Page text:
Robert Olson: Israel moving further right

Yair Lapid celebrates the surprisingly strong showing by his There Is A Future party in last week's Israeli elections. The year-old party won 19 seats in parliament, second only to Benyamin Netanyahu's Likud-Beiteinu bloc's 31 seats.
Yair Lapid celebrates the surprisingly strong showing by his There Is A Future party in last week's Israeli elections. The year-old party won 19 seats in parliament, second only to Benyamin Netanyahu's Likud-Beiteinu bloc's 31 seats. AP

Whither Israel after the Jan. 22 elections?

Many analysts of Israel's politics are asking this question after last week's elections in which right-wing religious and nationalist parties continued to make strong gains in the Knesset, Israel's parliament.

Although Prime Minister Benyamin Netanyahu's center-right coalition (31 members) will form the next government, Yair Lapid's centrist There is a Future party will also have 19 members in the 120-member Knesset. It is notable that Lapid and his party have taken exclusionist positions regarding the Palestinians, Jewish settlements in the West Bank and Jerusalem.

The new government will have to take into consideration the growing strength of right-wing religious-nationalist parties in the tough negotiations over the next few weeks regarding creating a new government.

The election confirms the continued right-wing trend among nationalist, religious as well as secular-nationalist parties, in keeping with the rightward direction of Israel's politics since 1977 when the Likud, Prime Minister Benyamin Netanyahu's party, first came to power.

Likud profited greatly from Israel's capture of the West Bank opening it to widespread Jewish settlement and unleashing zealous nationalist and religious desires to incorporate the West Bank into Eretz Israel (Land of Israel). With only a few interregnums, Likud and its offshoots and allies, have dominated Israel's politics ever since.

Two major factors contributed to this rightward trend. The first was the growing strength of the political parties dominated by Jews who immigrated to Israel from Arab countries and Iran. Because of the prejudice Jews endured in these countries, they were strongly anti-Arab and Palestinian. By the end of the 1950s they comprised some 50 percent of Israel's Jewish population as they do today. The Shas became the major party representing their grievances.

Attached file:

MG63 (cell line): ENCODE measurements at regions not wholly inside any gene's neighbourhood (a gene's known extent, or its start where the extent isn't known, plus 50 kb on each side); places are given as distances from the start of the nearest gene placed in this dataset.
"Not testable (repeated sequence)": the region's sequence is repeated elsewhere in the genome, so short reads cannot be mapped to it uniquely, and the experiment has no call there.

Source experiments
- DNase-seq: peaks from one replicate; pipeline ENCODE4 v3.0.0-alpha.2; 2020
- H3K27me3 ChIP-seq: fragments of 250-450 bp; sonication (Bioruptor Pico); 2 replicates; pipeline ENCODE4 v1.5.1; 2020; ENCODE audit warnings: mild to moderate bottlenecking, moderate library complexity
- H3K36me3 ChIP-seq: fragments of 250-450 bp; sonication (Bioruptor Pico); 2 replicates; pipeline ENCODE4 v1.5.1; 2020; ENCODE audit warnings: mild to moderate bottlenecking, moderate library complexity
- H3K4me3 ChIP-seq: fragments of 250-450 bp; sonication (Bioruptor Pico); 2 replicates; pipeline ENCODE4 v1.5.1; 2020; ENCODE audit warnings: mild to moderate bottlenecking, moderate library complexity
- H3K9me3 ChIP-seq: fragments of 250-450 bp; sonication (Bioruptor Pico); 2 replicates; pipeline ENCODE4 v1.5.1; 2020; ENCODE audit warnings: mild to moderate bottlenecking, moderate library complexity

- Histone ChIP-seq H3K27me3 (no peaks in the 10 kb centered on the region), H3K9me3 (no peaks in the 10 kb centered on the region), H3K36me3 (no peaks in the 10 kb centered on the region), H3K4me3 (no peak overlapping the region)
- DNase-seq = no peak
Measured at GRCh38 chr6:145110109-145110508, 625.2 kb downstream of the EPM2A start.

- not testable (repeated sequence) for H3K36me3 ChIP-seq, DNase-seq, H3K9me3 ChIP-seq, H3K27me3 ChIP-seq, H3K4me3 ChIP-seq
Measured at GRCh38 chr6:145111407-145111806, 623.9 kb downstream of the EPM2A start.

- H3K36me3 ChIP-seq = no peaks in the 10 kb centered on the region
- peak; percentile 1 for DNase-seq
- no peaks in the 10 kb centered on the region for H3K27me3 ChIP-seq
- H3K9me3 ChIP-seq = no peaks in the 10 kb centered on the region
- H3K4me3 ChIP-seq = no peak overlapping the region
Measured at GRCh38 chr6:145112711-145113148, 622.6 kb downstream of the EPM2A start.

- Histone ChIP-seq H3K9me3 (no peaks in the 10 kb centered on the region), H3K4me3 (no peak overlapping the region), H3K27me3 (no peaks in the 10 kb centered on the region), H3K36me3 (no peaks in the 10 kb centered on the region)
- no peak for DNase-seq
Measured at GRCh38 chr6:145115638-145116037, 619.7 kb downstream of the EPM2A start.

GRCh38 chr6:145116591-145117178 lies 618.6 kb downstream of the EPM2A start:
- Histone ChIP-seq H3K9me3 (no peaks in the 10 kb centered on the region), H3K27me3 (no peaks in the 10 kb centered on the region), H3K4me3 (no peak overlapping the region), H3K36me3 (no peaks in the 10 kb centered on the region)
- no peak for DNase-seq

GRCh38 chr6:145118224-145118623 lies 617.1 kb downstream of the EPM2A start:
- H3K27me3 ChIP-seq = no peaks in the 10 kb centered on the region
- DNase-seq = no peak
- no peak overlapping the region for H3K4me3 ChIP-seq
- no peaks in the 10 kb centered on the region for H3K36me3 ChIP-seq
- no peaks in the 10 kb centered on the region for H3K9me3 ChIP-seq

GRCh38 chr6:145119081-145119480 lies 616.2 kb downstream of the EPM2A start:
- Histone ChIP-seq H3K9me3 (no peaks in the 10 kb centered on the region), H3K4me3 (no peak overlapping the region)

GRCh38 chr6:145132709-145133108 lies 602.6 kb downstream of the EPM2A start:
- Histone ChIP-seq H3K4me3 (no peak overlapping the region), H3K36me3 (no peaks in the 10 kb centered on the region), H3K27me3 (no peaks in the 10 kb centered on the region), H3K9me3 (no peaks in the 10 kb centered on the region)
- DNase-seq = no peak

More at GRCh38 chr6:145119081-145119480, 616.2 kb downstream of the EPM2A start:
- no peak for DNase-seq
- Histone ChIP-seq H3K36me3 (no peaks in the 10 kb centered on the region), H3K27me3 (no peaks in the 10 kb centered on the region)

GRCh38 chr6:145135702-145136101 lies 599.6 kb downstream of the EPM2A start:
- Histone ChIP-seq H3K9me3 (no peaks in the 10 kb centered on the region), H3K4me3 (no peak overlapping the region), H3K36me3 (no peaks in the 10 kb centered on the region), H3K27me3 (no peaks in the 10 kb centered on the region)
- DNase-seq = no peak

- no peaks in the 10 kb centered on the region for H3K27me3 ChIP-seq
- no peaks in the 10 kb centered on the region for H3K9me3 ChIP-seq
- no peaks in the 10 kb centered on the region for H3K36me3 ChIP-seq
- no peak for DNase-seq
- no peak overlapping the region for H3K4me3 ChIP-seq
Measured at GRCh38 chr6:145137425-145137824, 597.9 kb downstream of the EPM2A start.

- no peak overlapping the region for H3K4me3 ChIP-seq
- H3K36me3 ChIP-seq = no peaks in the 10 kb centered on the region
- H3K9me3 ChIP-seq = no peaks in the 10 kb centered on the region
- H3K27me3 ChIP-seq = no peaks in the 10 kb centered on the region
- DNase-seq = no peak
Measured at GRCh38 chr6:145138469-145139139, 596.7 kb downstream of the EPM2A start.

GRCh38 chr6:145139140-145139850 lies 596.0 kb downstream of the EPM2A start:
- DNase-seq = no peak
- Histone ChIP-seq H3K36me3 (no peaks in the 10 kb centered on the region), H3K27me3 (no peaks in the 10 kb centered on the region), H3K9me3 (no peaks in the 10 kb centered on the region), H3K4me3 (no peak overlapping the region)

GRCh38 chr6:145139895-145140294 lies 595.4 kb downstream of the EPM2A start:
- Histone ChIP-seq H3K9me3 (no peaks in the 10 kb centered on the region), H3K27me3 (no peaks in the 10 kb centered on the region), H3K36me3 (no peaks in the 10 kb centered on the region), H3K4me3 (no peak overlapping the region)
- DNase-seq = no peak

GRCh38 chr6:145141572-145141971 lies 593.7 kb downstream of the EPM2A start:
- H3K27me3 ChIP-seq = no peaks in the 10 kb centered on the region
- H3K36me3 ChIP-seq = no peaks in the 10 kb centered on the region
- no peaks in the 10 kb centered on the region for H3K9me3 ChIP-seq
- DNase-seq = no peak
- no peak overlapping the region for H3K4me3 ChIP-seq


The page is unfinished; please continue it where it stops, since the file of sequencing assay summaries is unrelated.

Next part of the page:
The second major factor was the immigration of an estimated 1 million Jews from Russia to Israel in the 1990s. Unlike Jews from the Arab countries and Iran, Russian Jews tended to be much less religious, but strongly nationalist and anti-Arab and anti-Muslim. In 2009 when Netanyahu became prime minister, he chose Avigdor Lieberman, a Jew from Moldova and leader of Israel, Our Home, largely a party made up of Jews from Russia, as his foreign minister.

Once in office, Lieberman pursued a strongly anti-Arab and anti-Palestinian course going so far as to recommend that Palestinians in Israel be expelled. He and his party also advocate that non-Jews in Israel, meaning largely Palestinians, declare their loyalty not just to Israel, but also to the Jewish state. Israel, Our Israel and Lieberman suffered a slight defeat prior to the election when Lieberman was compelled to resign due to corruption charges.

In the run-up to the election, another strongly nationalist, but not necessarily religious, party, The Jewish Home, led by a young, charismatic and strongly religious-nationalist politician, Naftali Bennett, began to make gains by appealing to secular-nationalists as well as religious-nationalist Jewish voters.

Bennett's principal appeal is that he advocates that Area C of the West Bank be completely taken under Israel's control. Under the Camp David Accords signed in 1993, the West Bank was divided into three areas: A, B, and C. Area C, which comprises 60 percent of the 2,200 square-mile West Bank, was to be controlled by Israel; Area B was to be jointly controlled by Israel and Palestinians and Area A was to be governed by the Palestine Liberation Organization. Areas B and A make up 40 percent (990 square miles) of the West Bank.

Bennett and his party have advocated strongly that Israel annex Area C and that the estimated 75,000 to 100,000 Palestinians living there be given Israeli citizenship.

He argues further that an estimated 28,000 Palestinians homes have already been destroyed by Jewish settlers, with the complicity of Israel's government, making its annexation feasible. Bennett stresses that the 2.5 million Palestinians living in Areas B and C be given self-rule. He does not spell out how such self-rule would be able to deal with the 600,000 Jewish settlers in those two areas.

If any of Bennett's proposals are placed into action by Jewish settlers, no possibility of a two-state solution is in the cards in the near future. Also impossible would be a one-state solution in which Palestinians in the West Bank would become citizens of Israel.

If the above proposals are put into effect, probably by Jewish settlers' actions, and with the complicity of the state, the future for the Palestinians in the West Bank is stark and consists of three major choices:

■ Accept living in reservation-like enclaves in Areas A and B in constant battle with Jewish settlers and in further economic strangulation.

■ Opt for immigration to other Arab countries or elsewhere.

■ Flee or face expulsion or incarceration due to resistance to the above imposed restrictions.